The competing sounds of brass bands, jazz ensembles, and zydeco musicians gave Newpointe, Louisiana, an irresistibly festive atmosphere, but Mark Branning tried not to feel festive. It was a struggle, since he stood in a clown suit with an orange wig on his head, preparing to make the long walk down the Mardi Gras parade route. Already, Jacquard Street was packed with tourists and townspeople here to chase beads and candy being thrown by drunken heroes. In moments, he and his fellow firefighters, also dressed as clowns, would fall into their sloppy formation on the town’s main drag, followed by the fire truck that carried even more painted firemen.

It was what promoters advertised as a “family friendly” parade—unlike the decadent bacchanalian celebrations in New Orleans, only forty minutes away. But Fat Tuesday was still Fat Tuesday, no matter where it was celebrated, and it always got out of hand. It was the time of year when the protective services in Newpointe had to be on the alert. Last year, during the same “family friendly” parade, a man had been stabbed, two women had been raped, and they’d been called to the scene of four drunk-driving accidents. It seemed to get worse every year.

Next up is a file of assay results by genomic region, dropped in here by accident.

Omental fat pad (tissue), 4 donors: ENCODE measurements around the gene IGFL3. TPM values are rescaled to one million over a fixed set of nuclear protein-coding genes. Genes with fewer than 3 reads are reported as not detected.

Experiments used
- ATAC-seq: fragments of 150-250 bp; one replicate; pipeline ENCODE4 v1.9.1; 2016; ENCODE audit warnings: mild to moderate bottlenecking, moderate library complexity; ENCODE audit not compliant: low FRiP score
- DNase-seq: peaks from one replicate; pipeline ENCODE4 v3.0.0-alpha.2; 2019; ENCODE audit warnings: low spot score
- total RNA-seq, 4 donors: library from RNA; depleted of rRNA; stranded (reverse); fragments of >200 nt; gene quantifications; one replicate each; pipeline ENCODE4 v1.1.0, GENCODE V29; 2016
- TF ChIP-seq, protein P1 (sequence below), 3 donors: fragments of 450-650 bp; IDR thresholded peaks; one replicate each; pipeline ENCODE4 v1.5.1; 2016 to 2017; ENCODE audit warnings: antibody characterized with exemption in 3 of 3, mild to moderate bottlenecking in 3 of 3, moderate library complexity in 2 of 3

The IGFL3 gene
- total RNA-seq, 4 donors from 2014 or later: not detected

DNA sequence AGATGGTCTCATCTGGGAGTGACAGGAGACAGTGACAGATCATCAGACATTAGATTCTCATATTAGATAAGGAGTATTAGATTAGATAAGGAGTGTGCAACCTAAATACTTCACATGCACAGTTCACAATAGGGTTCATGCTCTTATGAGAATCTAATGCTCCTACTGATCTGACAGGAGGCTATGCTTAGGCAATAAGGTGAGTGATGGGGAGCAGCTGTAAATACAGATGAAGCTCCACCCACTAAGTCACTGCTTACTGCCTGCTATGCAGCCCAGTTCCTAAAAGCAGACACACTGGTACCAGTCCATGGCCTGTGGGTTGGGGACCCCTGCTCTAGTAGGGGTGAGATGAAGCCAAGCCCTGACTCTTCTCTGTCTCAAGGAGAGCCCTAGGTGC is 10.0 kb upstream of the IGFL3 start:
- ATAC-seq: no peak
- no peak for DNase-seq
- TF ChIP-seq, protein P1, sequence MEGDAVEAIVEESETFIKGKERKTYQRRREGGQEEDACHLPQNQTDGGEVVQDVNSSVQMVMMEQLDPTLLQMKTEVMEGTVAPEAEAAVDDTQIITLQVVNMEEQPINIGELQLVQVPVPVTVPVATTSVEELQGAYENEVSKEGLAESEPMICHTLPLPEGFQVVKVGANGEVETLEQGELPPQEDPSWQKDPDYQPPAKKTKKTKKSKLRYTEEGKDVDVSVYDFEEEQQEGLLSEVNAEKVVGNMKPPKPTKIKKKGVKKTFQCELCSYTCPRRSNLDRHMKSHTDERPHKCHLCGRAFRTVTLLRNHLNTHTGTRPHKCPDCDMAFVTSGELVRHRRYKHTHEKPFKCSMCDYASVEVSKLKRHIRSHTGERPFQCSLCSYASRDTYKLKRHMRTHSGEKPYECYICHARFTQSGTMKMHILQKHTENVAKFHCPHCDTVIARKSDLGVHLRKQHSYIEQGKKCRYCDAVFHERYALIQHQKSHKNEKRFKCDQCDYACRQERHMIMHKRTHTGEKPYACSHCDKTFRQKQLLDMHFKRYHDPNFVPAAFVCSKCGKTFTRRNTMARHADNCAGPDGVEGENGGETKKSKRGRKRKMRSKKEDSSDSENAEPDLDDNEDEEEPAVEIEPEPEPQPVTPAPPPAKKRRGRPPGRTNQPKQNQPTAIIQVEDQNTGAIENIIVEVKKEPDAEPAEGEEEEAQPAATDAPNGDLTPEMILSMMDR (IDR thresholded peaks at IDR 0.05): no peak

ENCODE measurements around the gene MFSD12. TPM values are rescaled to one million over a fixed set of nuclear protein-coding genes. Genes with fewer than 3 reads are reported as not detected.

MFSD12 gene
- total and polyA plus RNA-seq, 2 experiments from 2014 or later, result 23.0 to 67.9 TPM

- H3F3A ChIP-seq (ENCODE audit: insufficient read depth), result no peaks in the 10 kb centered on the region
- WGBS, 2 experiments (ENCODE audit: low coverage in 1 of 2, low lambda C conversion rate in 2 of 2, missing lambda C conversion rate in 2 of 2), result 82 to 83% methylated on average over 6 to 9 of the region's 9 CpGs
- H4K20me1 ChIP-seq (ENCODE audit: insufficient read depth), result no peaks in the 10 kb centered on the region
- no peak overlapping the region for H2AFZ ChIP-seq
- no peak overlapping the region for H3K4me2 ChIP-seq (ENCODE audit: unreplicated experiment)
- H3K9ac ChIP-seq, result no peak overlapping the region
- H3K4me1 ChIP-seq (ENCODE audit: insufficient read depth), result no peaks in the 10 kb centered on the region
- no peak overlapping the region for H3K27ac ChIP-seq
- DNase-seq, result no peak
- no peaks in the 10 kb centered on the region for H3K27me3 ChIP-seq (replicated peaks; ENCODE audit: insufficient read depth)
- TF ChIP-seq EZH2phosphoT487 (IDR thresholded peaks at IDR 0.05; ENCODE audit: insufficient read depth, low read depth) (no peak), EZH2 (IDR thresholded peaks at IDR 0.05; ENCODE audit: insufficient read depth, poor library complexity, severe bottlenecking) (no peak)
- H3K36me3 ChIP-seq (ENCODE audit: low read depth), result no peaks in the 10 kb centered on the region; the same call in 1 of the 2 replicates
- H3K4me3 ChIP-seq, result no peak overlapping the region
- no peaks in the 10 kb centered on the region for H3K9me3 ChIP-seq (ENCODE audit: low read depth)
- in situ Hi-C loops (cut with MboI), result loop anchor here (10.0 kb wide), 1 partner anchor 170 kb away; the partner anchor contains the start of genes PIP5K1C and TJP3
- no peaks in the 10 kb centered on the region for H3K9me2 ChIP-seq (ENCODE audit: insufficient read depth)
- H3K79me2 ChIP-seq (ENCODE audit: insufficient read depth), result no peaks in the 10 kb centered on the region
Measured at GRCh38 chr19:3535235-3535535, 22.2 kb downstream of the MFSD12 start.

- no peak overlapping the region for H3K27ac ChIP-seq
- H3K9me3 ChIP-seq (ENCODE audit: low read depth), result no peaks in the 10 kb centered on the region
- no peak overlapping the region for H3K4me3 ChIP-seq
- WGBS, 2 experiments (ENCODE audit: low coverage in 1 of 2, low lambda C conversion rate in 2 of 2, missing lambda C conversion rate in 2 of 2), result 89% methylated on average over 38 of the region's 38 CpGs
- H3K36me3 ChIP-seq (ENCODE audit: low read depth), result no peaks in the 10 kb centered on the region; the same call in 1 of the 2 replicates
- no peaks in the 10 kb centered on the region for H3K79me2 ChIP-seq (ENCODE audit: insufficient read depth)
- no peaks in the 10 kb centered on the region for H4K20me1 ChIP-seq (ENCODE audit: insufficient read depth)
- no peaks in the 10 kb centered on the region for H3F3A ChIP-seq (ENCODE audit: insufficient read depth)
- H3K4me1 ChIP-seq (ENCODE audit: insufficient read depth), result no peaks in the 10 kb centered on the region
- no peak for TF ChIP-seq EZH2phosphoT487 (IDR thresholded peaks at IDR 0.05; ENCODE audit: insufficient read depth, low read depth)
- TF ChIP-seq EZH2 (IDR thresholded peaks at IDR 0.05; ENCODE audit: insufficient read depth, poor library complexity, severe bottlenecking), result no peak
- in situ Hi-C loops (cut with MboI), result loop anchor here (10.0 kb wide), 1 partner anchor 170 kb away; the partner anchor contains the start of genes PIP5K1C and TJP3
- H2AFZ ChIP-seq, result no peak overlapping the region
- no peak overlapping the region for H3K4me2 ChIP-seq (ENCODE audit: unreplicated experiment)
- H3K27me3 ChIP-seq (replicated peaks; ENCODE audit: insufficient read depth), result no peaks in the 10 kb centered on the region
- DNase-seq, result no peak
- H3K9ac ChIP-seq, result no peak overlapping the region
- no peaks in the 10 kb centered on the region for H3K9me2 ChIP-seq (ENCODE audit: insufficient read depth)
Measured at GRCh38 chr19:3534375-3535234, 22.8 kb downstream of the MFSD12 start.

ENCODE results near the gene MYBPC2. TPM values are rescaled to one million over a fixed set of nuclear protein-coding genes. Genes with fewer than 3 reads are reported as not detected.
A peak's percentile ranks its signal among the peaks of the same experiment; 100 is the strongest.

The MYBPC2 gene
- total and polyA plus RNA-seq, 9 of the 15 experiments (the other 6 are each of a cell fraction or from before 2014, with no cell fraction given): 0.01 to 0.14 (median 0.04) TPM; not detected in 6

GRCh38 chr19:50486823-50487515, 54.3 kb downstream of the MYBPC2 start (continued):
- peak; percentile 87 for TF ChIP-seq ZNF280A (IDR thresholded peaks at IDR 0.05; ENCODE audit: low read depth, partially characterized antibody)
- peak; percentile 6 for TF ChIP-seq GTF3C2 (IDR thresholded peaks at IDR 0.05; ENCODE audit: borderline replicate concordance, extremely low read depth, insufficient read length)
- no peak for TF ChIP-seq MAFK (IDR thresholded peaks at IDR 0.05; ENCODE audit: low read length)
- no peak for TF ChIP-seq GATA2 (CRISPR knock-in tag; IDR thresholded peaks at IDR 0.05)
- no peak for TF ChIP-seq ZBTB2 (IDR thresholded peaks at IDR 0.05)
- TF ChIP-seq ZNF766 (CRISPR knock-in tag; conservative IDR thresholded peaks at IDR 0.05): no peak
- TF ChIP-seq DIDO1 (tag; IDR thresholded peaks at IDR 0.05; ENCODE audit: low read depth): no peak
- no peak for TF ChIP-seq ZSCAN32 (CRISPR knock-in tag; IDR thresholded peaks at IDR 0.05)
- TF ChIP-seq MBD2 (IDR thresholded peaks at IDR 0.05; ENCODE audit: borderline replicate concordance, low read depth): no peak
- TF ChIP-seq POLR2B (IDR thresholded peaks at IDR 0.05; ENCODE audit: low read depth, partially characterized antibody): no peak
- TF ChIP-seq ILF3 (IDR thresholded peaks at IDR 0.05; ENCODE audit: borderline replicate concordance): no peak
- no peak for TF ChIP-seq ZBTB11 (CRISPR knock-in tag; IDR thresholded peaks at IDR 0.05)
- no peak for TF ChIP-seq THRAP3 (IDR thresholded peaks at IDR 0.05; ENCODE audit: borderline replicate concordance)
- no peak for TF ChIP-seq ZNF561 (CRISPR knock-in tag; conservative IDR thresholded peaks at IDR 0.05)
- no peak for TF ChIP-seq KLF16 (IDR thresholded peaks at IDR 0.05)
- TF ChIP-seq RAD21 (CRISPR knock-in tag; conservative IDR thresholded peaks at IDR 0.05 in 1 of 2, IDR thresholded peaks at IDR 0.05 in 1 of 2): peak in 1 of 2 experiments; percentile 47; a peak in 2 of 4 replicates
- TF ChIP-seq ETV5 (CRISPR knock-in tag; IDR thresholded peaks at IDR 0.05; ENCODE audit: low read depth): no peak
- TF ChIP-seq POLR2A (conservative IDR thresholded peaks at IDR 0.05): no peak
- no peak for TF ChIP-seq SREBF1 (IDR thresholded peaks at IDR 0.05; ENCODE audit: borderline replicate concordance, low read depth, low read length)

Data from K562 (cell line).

Just days ago, Jim Shoemaker, police chief of the small town, and Craig Barnes, fire chief, had appealed to the mayor that the town was better served if their forces remained on duty on Fat Tuesday. Mayor Patricia Castor insisted that the community needed to see their emergency personnel having fun with everyone else. It fostered trust, she said, and made the men and women who protected the town look more human. At her insistence, and to Shoemaker’s and Barnes’s dismay, only skeleton crews were to remain on duty, while the rest of the firemen, police officers, and paramedics were to dress like clowns and act like idiots. “It’s a religious holiday,” she drawled, as if that sealed her decision.

Mark slung the shoulder strap of his bag of beads and candies over his head, and snickered at the idea that they would call Fat Tuesday a religious anything. The fact that it preceded Lent—a time for fasting and reflection as Easter approached—seemed to him a lame excuse for drunken revelry.

A police squad car pulled up beside the group of wayward firefighters, and Stan Shepherd, the town’s only detective—still unadorned and unpainted—grinned out at him. “Lookin’ good, Mark,” he said with a chuckle.

“So how’d you get out of this?” Mark asked him, ambling toward the car. “I thought Newpointe’s finest were supposed to dress like demonic bikers.”

“Makes a lot of sense, doesn’t it?” Stan asked with a grin. “Pat Castor wants us to show the town how human and accessible we are, so she makes us wear makeup that could give nightmares to a Marine.”

“Hey, what can you say? It’s Mardi Gras. You still haven’t told me why you’re not made up.”

“Because I refused,” Stan stated flatly. “How’s that for a reason?”

Mark leaned on the car door and stared down at his friend. “You mean that’s all it took?”

“That’s all. Plus I read some statute to her about how it was illegal for someone out of uniform to drive a squad car.”

“You’re not in uniform, Stan.”

“Yes, I am. I’m a plainclothes cop. This is my uniform.”

Read the rest of chapter one.